Archives for category: Education

The National Museum of African American History and Culture. Image Credit: http://nmaahc.si.edu

On Wednesday (22 February) ground was broken on the National Mall in Washington, DC  for The National Museum of African American History and Culture – the newest addition to the Smithsonian museum family.

The National Museum of African American History and Culture will explore the richness and diversity of the African American experience. The museum has been collecting artifacts and documents since 2005, and expects to open in 2015. Museum director Lonnie Bunch was quoted in an NPR piece saying that most major moments in this nation’s history have been shaped by race issues. The African-American experience is central to the American experience, he said, so the stories the museum will tell are for everyone, or every race (via npr.org).

President Obama, who spoke at the ground breaking, said on Wednesday that the museum was a long time coming – I totally agree. The last Smithsonian museum to be built in DC was the National Museum of the American Indian in 2004. African American history plays such a large role in America’s story, it’s about time there was a museum in our nation’s capital exploring this history and culture.

Now all we need to do is wait 3 years until it opens.

– Ann Erling Gofus

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The job market is depressing.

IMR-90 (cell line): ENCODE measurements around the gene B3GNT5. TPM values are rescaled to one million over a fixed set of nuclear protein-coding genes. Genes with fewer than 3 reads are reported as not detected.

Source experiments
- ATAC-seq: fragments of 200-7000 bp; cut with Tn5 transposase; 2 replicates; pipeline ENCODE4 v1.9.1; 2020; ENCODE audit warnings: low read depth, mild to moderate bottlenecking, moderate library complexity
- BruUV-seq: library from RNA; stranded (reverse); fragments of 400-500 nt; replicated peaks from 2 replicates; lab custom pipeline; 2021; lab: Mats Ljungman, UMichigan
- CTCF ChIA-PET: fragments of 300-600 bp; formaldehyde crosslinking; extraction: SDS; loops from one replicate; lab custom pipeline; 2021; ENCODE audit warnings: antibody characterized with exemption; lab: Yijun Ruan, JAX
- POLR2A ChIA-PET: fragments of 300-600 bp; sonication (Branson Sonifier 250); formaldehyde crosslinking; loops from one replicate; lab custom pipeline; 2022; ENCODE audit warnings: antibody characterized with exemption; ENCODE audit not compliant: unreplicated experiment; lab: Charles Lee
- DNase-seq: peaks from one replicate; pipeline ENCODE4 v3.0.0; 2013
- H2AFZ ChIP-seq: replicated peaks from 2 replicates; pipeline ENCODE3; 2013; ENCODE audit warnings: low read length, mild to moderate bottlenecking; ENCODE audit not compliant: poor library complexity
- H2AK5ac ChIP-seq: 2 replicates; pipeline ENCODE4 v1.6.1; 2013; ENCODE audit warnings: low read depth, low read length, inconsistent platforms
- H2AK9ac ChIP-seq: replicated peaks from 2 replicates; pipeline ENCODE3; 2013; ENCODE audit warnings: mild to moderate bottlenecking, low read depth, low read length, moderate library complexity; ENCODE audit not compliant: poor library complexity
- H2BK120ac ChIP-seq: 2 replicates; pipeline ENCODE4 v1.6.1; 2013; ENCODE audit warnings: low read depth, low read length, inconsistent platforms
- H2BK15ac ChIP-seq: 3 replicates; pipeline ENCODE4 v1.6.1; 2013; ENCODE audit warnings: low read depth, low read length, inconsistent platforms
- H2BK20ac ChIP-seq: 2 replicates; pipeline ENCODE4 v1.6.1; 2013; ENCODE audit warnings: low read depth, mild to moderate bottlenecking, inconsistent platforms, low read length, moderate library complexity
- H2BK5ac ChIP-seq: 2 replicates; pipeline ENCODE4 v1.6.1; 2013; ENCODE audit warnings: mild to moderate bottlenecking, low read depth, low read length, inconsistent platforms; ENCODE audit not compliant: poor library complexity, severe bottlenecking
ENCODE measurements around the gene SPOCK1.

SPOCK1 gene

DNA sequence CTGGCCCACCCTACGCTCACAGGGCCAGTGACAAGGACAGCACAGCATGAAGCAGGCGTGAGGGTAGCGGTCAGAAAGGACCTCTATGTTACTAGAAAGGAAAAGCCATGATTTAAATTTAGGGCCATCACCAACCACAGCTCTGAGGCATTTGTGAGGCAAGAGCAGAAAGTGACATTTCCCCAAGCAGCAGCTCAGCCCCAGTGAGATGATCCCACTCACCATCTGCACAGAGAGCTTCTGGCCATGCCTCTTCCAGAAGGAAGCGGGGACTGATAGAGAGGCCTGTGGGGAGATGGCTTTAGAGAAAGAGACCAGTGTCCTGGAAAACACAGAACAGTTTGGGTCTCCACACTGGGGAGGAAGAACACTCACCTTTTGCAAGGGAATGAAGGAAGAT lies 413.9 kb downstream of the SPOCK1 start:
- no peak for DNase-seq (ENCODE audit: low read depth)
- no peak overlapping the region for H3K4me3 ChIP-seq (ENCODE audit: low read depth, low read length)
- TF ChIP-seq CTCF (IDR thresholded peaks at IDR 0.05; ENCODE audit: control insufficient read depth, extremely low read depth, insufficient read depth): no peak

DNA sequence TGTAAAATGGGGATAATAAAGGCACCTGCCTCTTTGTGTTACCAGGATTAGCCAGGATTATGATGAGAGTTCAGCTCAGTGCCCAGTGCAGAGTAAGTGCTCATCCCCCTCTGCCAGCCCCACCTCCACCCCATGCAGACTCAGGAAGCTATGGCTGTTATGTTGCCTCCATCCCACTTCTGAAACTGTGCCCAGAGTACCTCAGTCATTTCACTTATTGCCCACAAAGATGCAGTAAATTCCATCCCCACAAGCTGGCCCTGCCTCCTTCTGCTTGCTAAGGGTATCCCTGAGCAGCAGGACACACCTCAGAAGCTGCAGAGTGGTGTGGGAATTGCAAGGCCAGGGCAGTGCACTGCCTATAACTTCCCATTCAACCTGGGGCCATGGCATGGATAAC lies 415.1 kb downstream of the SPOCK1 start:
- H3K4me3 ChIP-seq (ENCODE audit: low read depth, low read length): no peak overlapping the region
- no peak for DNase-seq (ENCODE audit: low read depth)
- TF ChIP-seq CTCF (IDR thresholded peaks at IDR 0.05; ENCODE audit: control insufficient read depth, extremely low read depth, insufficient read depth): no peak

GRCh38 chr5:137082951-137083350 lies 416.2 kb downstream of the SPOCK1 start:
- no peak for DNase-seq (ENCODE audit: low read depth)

For everyone, but especially for recent graduates. And especially, especially for recent grads who studied interesting things… like almost anything in the liberal arts.

I’m employed (although, only “temporarily” on a year long contract) AND I have a Bachelor of Arts in History. The Wall Street Journal just told me today (well, not personally) that 6.5% of my fellow History majors (the 18th most popular degree in the US, it seems) were unemployed in 2010. Grrrreeeaaattttt. BUT us History students are doing better than neuroscientist (7.2% unemployment), computer engineers (7%), AND Pre-Law and Legal Studies students (7.9%).

The Wall Street Journal has compiled a handy (and potentially depressing – depending on your degree) chart of “Best College Majors for a Career.” The chart is based on the 2010 US Census – it includes degree, rate of unemployment, 25th percentile earnings, median earnings, 75th percentile earnings, and the degree’s popularity among the 173 degrees listed.

The top 12 most popular/common degrees in the US in 2010 and their unemployment rate. Wall Street Journal

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The evening of November 7th was a night of complicated emotions. I was overwhelmed: around 100 people gathered together in a basement classroom at Georgetown University. I was confused: It seemed like a huge majority were Italian – and speaking Italian. I was jealous: Italian is such a beautiful language- Annie, WHY?! WHY!? have you not been practicing your Italian!?!? And, of course, I was excited: I had journeyed to Georgetown to see Beppe Severgnini – Italian journalist/author extraordinaire.

Mamma Mia! Berlusconi's Italy Explained for Posterity and Friends Abroad. Photo Credit Annie Erling Gofus

Mr. Severgnini was in Washington, DC  promoting his new book, Mamma Mia! Berlusconi’s Italy Explained for Posterity & Friends Abroad – a thorough and (often) humorous commentary on a situation in its final moments. “I don’t think Berlusconi will be Prime Minister by the end of the week,” Severgnini confided in his audience on Monday night – and lo and behold! Berlusconi has offered his resignation as of Tuesday night (as I write this. Heck, maybe by the time this is published tomorrow he’ll be out… fingers crossed??).

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